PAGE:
Original Research

Prevalence and correlates of hazardous, harmful or dependent alcohol use and drug use amongst persons 15 years and older in South Africa: Results of a national survey in 2017

Supa Pengpid, Karl Peltzer, Shandir Ramlagan
African Journal of Primary Health Care & Family Medicine | Vol 13, No 1 | a2847 | DOI: https://doi.org/10.4102/phcfm.v13i1.2847 | © 2021 Supa Pengpid, Shandir Ramlagan, Karl Peltzer | This work is licensed under CC Attribution 4.0
Submitted: 19 November 2020 | Published: 23 March 2021

About the author(s)

Supa Pengpid, ASEAN Institute for Health Development, Mahidol University, Salaya, Phutthamonthon, Nakhon Pathom, Thailand; and, Department of Research Administration and Development, University of Limpopo, Polokwane, South Africa
Karl Peltzer, Department of Research Administration and Development, University of Limpopo, Polokwane, South Africa; and, Department of Human and Social Capabilities, Human Sciences Research Council, Pretoria, South Africa
Shandir Ramlagan, Department of Human and Social Capabilities, Human Sciences Research Council, Pretoria, South Africa


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Abstract

Background: Harmful alcohol and illicit drug use significantly contribute the burden of disease.

Aim: This study aimed to assess the prevalence and correlates of hazardous, harmful or dependent alcohol (HHDA) use and drug use amongst persons 15 years and older in South Africa.

Setting: Population-based survey.

Method: In a national cross-sectional 2017 survey, 39 210 persons 15 years and older (Median = 34 years) responded to a questionnaire on substance and health variables. The prevalence of HHDA use was 10.3% and past 3-month drug use 8.6%.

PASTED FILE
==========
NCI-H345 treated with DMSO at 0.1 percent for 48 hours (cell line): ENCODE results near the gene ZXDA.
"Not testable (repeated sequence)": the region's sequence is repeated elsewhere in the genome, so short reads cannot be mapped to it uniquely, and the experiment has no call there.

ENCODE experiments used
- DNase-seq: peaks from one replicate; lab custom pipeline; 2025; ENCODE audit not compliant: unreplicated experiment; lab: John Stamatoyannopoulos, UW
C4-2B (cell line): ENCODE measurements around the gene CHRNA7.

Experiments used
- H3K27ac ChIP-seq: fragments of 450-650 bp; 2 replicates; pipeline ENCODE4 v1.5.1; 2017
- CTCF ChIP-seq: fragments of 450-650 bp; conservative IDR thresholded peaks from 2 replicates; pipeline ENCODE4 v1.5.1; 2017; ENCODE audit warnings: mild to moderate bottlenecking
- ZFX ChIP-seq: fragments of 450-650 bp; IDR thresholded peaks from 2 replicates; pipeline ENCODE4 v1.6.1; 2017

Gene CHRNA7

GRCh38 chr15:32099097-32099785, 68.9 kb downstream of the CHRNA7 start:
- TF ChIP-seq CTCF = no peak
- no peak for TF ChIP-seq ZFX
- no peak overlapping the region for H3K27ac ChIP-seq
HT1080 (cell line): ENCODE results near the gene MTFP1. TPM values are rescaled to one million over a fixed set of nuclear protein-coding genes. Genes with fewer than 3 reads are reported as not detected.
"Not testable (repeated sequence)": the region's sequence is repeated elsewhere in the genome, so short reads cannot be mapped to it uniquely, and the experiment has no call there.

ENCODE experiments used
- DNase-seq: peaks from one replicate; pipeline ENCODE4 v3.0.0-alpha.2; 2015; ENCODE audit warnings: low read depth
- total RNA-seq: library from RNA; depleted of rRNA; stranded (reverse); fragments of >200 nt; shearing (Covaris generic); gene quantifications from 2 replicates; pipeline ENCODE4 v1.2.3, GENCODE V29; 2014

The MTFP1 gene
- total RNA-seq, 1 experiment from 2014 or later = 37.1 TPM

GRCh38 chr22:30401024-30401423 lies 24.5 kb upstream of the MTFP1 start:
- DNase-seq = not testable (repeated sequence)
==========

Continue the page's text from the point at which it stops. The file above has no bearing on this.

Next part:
Results: In adjusted logistic regression analysis, men of middle age (25–34 year olds) with higher education, urban residence, drug use and psychological distress were positively associated and Indian or Asian and white population groups were negatively associated with HHDA. Women of middle age (25–34 year old) and mixed race, residing on rural farms and urban areas, with drug use and psychological distress were positively associated and older age (55 years and older) and Indians or Asians were negatively associated with HHDA. In adjusted logistic regression analysis, men, having Grade 8–11 education, mixed race, being unemployed, and the HHDA used were positively associated and middle and older age (25 years and older) and being a student or learner were negatively associated with past 3-month any drug use. Women, who were mixed race, Indians or Asians, with the HHDA use were positively associated and older age (45 years and older) were negatively associated with the past 3-month drug use.

Conclusion: About one in 10 participants with several sociodemographic and health indicators was identified to be associated with HHDA and any drug use.


Keywords

alcohol use; drug use; adolescents; adults; health variables; South Africa

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